Psychobabble is using jargon in a meaningless way, sometimes explaining it with trivial or vague sentences. Often it is used to hide bullshit, in this case religious spirituality. From wikipedia: “give an impression of plausibility through mystification, misdirection, and obfuscation”. So saying that there are “unknowns” or “things we don’t understand” would be an example of mystification. Who doesn’t think there are unknowns and things we don’t understand? Why is that relevant? It’s implication is that unknowns justify belief in bullshit.

    Religious spirituality, people who believe in magic and call this spiritual. Belief in the supernatural, so if you ward off ghosts with incense then you are percieved as “spiritual”. This is usually suggestive on “new age” or “primative” religion because it ignores or rejects the revelation of prophet authority for a so-called “spiritual” connection, something the monotheisms reserve for a connection with their gods.

  • David D.G.

    Kate and Polly (and others), thanks for your input. The definitional angle makes a great deal of sense to me.

    ~David D.G.

  • AnonyMouse

    I believe that I have what one might label “spiritual needs”, and I think that they are a largely social phenomenon. You see, when people gather in a church, what you have is an enormous group of like-minded people who have all come together to do exactly the same thing – a hive, if you will. For some people, being part of that group engenders a deep feeling of spirituality – of social acceptance, cooperation, and most importantly, unity. It causes them to feel that they are a part of something much bigger than themselves. In a way, it makes them feel like they are part of a family. If they are particularly spiritual, they will begin to feel an aura of warm, fuzzy togetherness that seems to fill the room and uplifts their spirits. It is a beautiful, comforting thing to feel.

  • I agree with Kate. A UU congregation is a good community home for atheists. I enjoy visiting the local UU services in my hometown, and I don’t have to give up any of my views on reality.

  • Deviating from the comment theme a bit here, but while I think a group of atheist could provide elements such as community and belonging… it would be difficult to address spiritual needs — because “Going to Heaven” sounds a lot better than cessation of life. In the emotionally distraught mind set, an immeadiate demand for proof may not arise.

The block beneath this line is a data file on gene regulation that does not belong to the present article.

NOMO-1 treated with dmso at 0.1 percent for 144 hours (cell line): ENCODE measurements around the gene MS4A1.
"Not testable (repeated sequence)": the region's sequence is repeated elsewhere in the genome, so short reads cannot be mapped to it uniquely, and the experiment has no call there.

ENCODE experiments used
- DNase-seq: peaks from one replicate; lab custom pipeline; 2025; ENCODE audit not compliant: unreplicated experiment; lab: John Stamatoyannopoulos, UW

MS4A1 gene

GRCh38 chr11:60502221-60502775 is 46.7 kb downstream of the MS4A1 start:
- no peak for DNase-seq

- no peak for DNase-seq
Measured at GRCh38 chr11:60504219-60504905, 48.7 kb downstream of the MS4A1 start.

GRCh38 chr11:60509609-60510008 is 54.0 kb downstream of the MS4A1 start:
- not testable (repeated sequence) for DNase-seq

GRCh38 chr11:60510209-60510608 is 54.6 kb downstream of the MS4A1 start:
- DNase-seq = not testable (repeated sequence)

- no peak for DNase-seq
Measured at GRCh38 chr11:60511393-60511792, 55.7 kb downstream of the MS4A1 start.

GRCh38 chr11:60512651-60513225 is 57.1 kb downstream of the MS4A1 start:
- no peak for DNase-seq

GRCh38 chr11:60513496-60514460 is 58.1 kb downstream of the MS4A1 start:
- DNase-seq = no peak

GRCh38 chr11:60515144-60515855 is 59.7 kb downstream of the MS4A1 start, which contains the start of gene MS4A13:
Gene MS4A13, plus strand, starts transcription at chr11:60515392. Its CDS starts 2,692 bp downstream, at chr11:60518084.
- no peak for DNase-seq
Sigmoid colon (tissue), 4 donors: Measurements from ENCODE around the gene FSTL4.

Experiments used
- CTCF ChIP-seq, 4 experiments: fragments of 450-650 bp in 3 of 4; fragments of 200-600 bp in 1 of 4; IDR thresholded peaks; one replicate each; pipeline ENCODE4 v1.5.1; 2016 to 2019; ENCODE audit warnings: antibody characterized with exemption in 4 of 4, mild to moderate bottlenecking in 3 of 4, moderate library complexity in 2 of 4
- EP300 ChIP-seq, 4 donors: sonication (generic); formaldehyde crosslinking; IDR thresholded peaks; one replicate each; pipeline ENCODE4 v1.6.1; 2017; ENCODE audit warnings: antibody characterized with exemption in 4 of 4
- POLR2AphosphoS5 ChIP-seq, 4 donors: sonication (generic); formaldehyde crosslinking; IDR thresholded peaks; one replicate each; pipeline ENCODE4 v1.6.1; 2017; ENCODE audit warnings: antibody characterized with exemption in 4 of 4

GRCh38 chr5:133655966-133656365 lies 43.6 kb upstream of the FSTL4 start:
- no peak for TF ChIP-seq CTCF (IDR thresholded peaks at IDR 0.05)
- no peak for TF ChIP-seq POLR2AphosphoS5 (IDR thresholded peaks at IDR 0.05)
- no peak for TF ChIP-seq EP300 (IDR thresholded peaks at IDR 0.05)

It seems to me that the Atheist perspective suggest that everyone makes decisions by logic — however emotion, and passion factor in. Many people (of all faiths and non-faiths) are void of Logic, that is because logic can sometimes be cruel, and often lacks mercy.

    People will continue to switch from one belief to another, as long as they continue to experience being dissatisfied.

  • I actually wrote a blog post last month on addressing those “spiritual” needs.
    Creating a Humanist Culture
    I don’t like the word “spiritual” when it is referring to non-metaphysical things. So if the shortcoming is a lack of meaning, direction, or community, then I wouldn’t consider it a “spiritual” shortcoming.

  • GG

    I tend to nitpick on the word “spiritual” simply because I do not believe in a spiritual realm. So I do need to re-word it in order to feel more comfortable.

    When it comes to “needs not being met” I tend to think of emotional needs we all have that are best found in communities: being supported by others, socialized, learning and being heard, enjoying company, making friends, and being an involved member of a society.

    The number one thing I miss from my Christian days is the comfort and security of a community of like-minded people. These are what I think of as my “needs”.

  • Mathew Wilder

    I feel the same way as David D.G. In his first comment. I don’t really see the difference between emotional needs and spiritual needs, if spirituality does not involve anything supernatural. I think Aj’s three types helps clarify things, but unless it’s clear which type he’s talking about in any given case, and unless his three part definition catches on, I think talk of spirituality can obfuscate things.

  • Desert Son

    Others have touched on the semantic problem of this question, and I think it’s difficult in part because of the related semantic issue of post-acceptance translation of “spiritual needs” into temporal and phenomenological understanding.